Wildfire smoke 101: Wildfire smoke and your health
Learn how to protect yourself from wildfire smoke.
On this page
- Wildfire smoke and pollution levels
- Symptoms of smoke exposure
- Reduce your exposure to wildfire smoke
- Other recommendations to protect your health
Wildfire smoke and pollution levels
In Canada, wildfires can significantly increase air pollution levels. Wildfire smoke is a complex mixture of gases, particles, and water vapour that contains:
- sulphur dioxide
- nitrogen dioxide
- carbon monoxide
- volatile organic compounds
- fine particulate matter (PM2.5)
It is the fine particles (PM2.5), not visible to the human eye, that get deep into our lungs and bloodstream. These fine particles are the main health risk from wildfire smoke.
There is no evidence of a safe level of exposure for most of these pollutants. This means that smoke can impact your health even at very low levels. As smoke levels increase, your health risks increase. Air quality may be decreased even if you can't see or smell smoke.
Symptoms of smoke exposure
Milder and more common symptoms of smoke exposure include:
- a mild cough
- a runny nose
- production of phlegm
- eye, nose and throat irritation
These symptoms can typically be managed without medical intervention.
More serious symptoms include:
- chest pains
- severe cough
- shortness of breath
- wheezing (including asthma attacks)
- heart palpitations (irregular heart beat)
If you have any of these symptoms, talk to a health care provider or seek urgent medical attention. Less commonly, exposure to wildfire smoke can lead to heart attack, stroke and even premature death. If you think you are having a medical emergency, dial 911 and seek immediate medical assistance.
Some people are at a higher risk of health problems when exposed to wildfire smoke including:
- pregnant people
- people who smoke
- infants and young children
- people who work outdoors
- people involved in strenuous outdoor exercise
- people with an existing illness or chronic health conditions, such as:
- lung or heart conditions
It is important to listen to your body and reduce or stop activities if you are experiencing symptoms.
Reduce your exposure to wildfire smoke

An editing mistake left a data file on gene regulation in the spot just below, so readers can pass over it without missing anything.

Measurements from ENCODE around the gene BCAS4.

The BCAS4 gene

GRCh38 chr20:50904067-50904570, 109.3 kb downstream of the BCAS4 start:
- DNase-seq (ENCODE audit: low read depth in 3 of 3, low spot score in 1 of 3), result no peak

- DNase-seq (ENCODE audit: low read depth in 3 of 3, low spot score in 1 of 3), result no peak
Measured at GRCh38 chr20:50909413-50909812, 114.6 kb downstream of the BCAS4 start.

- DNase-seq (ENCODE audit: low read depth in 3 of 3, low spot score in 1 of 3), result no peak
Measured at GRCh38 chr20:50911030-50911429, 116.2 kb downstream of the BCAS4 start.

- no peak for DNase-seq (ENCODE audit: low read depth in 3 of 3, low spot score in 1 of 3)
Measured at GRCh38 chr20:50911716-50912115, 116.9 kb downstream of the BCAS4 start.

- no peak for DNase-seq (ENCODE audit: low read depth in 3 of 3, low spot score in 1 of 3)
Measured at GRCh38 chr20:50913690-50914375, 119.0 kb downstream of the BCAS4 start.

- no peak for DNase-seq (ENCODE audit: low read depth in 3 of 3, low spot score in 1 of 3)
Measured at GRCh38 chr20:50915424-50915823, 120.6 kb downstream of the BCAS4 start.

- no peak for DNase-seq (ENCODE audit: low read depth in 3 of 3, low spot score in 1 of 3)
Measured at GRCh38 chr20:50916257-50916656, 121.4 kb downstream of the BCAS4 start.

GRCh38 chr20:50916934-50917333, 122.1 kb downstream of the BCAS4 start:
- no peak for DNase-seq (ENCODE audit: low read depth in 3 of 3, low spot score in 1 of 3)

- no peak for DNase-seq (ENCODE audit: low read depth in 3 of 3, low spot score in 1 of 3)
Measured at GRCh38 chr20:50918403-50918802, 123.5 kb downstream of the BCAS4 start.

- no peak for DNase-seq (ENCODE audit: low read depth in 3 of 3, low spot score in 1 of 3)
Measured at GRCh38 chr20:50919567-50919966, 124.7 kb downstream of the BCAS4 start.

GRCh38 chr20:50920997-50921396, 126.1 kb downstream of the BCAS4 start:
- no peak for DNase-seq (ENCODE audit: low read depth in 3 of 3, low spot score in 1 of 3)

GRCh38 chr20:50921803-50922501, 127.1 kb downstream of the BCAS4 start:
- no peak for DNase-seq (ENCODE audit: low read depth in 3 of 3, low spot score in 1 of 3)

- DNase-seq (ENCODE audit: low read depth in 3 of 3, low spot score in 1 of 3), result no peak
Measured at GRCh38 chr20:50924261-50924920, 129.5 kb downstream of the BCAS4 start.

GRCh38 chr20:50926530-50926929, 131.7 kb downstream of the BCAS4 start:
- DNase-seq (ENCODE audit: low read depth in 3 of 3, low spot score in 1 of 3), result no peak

The best way to protect your health is to reduce your exposure to wildfire smoke.
Pay attention to the Air Quality Health Index (AQHI), special air quality statements or other indicators of smoke levels in your community. If necessary, limit outdoor activity and strenuous physical activities. If you have difficulty breathing, stop altogether.
Stay indoors and keep windows and doors closed. If it is too warm, turn on the air conditioning if possible. If you do not have air conditioning and it is too warm to stay inside with the windows closed, seek out local cooling or clean air space.
Use a clean, good quality air filter (for example, HEPA) in your ventilation system.
Use a portable air purifier to filter particles from wildfire smoke. For more information on selecting a portable air purifier that is appropriate for your needs, refer to the "Using an air purifier to filter wildfire smoke" factsheet.
If you must spend time outdoors, a well-fitted respirator type mask (such as a NIOSH certified N95 or equivalent respirator) that does not allow air to pass through small openings between the mask and face, can help reduce your exposure to the fine particles in smoke. These fine particles generally pose the greatest risk to health. However, respirators do not reduce exposure to the gases in wildfire smoke. It is important to listen to your body and reduce or stop activities if you are experiencing symptoms.
If you need to work outdoors, check with your provincial or territorial occupational health and safety organization or your local health authority. They can provide guidance on how to work safely outdoors during wildfire smoke events.
If you need additional support during a wildfire event, contact your local jurisdiction for information on local cooling or clean air spaces. Community centres, libraries, and shopping malls can also provide a break from the smoke.
Other recommendations to protect your health
Check in on others who are in your care or live nearby who may be more vulnerable to wildfire smoke. Frequently check in on neighbours, friends and older family members, especially those who are chronically ill.
Take additional actions to reduce sources of indoor air pollution.
When driving, keep vehicle windows closed and set the ventilation system to recirculate.
If smoke is present for more than a few days:
- stay active when you can. Try finding a place with clean air to exercise indoors, for instance at the gym, the community centre or at home. Consult the AQHI to look for breaks in the smoke to find opportunities to go outdoors.
- don't forget to take care of your mental health. It's not unusual to feel anxious, stressed out, sad or isolated during a smoke event. Eating well, getting enough sleep, exercising and staying in contact with friends can help. Anyone who is having trouble coping with symptoms of stress, anxiety or depression should seek help from a health care provider.
For more information on topics related to wildfire smoke and health, please visit Wildfire smoke, air quality and your health.
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